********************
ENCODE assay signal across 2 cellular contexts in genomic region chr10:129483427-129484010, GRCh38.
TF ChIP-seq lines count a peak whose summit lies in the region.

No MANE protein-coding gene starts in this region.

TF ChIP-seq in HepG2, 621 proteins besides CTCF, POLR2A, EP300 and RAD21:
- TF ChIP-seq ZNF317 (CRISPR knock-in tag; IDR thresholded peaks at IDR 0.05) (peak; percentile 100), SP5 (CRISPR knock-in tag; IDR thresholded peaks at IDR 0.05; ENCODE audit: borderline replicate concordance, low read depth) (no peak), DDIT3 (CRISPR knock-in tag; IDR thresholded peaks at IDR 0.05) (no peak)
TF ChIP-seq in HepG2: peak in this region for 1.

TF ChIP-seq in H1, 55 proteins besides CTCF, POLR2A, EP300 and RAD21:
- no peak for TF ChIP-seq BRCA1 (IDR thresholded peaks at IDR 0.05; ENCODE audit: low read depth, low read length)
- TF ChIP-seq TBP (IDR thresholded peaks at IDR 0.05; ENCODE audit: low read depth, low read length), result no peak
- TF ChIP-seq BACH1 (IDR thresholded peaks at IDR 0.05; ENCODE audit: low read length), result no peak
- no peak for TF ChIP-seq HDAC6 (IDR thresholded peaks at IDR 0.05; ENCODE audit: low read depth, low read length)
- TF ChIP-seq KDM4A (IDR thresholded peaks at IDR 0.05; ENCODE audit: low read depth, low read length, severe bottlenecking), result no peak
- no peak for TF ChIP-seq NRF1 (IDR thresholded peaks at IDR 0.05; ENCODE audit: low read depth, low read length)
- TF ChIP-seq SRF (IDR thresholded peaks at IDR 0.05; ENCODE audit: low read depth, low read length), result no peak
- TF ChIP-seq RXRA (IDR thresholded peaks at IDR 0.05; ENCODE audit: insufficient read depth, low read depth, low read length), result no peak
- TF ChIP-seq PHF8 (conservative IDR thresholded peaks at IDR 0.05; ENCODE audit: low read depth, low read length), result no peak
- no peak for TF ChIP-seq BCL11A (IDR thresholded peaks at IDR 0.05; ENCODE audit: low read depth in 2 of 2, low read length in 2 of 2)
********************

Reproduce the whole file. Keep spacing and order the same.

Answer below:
ENCODE assay signal across 2 cellular contexts in genomic region chr10:129483427-129484010, GRCh38.
TF ChIP-seq lines count a peak whose summit lies in the region.

No MANE protein-coding gene starts in this region.

TF ChIP-seq in HepG2, 621 proteins besides CTCF, POLR2A, EP300 and RAD21:
- TF ChIP-seq ZNF317 (CRISPR knock-in tag; IDR thresholded peaks at IDR 0.05) (peak; percentile 100), SP5 (CRISPR knock-in tag; IDR thresholded peaks at IDR 0.05; ENCODE audit: borderline replicate concordance, low read depth) (no peak), DDIT3 (CRISPR knock-in tag; IDR thresholded peaks at IDR 0.05) (no peak)
TF ChIP-seq in HepG2: peak in this region for 1.

TF ChIP-seq in H1, 55 proteins besides CTCF, POLR2A, EP300 and RAD21:
- no peak for TF ChIP-seq BRCA1 (IDR thresholded peaks at IDR 0.05; ENCODE audit: low read depth, low read length)
- TF ChIP-seq TBP (IDR thresholded peaks at IDR 0.05; ENCODE audit: low read depth, low read length), result no peak
- TF ChIP-seq BACH1 (IDR thresholded peaks at IDR 0.05; ENCODE audit: low read length), result no peak
- no peak for TF ChIP-seq HDAC6 (IDR thresholded peaks at IDR 0.05; ENCODE audit: low read depth, low read length)
- TF ChIP-seq KDM4A (IDR thresholded peaks at IDR 0.05; ENCODE audit: low read depth, low read length, severe bottlenecking), result no peak
- no peak for TF ChIP-seq NRF1 (IDR thresholded peaks at IDR 0.05; ENCODE audit: low read depth, low read length)
- TF ChIP-seq SRF (IDR thresholded peaks at IDR 0.05; ENCODE audit: low read depth, low read length), result no peak
- TF ChIP-seq RXRA (IDR thresholded peaks at IDR 0.05; ENCODE audit: insufficient read depth, low read depth, low read length), result no peak
- TF ChIP-seq PHF8 (conservative IDR thresholded peaks at IDR 0.05; ENCODE audit: low read depth, low read length), result no peak
- no peak for TF ChIP-seq BCL11A (IDR thresholded peaks at IDR 0.05; ENCODE audit: low read depth in 2 of 2, low read length in 2 of 2)